New data by Zutobi analyses factors such as the number of alcohol-related road traffic deaths, the maximum motorway speed limit, and the front seat-belt wearing rate, to reveal the world’s safest countries to drive in.
South Africa has by far the lowest safety driving score of just 3.41/10. There are an estimated 22.2 road traffic deaths per 100 000 of the population in South Africa and only 31% of front-seat passengers in South Africa are estimated to wear a seat belt.
View the full research here: https://zutobi.com/us/the-worlds-safest-roads
Thailand is the world’s second most dangerous country to drive, scoring just 4.35/10. This is due to Thailand having one of the lowest seat belt-wearing rates, and possibly the fact that the primary mode of transport used in the country is motorbikes.
The United States is ranked as the third most dangerous country to drive in, with a driving safety score of 5.03/10. This is due to 29% of road traffic deaths in the US being attributed to alcohol, which is consistent with its high limit for blood alcohol concentration for drivers (0.08%).
India saw its road traffic death rate increase by over 50% from last year, from 15.6 to 22.6 per 100 000 people.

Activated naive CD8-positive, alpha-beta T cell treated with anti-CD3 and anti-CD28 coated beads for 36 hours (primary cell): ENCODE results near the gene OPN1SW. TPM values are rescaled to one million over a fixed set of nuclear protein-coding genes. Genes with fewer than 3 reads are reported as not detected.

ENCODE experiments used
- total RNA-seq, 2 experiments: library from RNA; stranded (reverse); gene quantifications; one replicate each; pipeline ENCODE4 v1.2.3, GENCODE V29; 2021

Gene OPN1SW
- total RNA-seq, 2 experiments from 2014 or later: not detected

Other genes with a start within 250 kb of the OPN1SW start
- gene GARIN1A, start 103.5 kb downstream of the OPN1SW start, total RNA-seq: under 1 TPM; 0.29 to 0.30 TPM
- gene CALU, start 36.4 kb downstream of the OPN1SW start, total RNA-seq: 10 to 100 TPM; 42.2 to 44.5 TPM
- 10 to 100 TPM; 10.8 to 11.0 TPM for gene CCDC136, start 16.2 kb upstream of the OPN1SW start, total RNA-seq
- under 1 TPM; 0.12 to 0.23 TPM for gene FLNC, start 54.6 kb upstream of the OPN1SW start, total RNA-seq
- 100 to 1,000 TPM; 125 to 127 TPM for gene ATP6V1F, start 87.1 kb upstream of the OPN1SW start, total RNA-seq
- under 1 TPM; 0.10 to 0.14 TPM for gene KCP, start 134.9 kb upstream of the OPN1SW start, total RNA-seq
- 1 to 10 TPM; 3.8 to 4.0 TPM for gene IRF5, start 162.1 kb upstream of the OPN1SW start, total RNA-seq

On the flip side, the research also reveals the safest countries for driving.
Norway ranks first with a safe driving score of 8.20/10, due to low road traffic death rates and high seat belt use.
Iceland is a close second with a 8.05/10 safety driving score. Iceland’s maximum motorway speed limit is set at 90km/h, which is much lower than the average (120km/h for countries in this rating).
Estonia is the third safest country to drive in with a 7.90/10 safety driving score. Estonia has one of the highest seat-belt wearing rates for front-seat passengers in the world (97.3%), while the blood alcohol concentration (BAC) limit for drivers is one of the lowest (0.02%).
Bolivia is the country with the lowest maximum speed limit – 80km/h on motorways.
Hungary and Cuba impose a “zero-tolerance” policy towards driving under the influence – driving with any concentration of alcohol in the bloodstream is not permitted. The full research with a breakdown of the methodology can be found here.
Source: Bobby Richards – digitaloft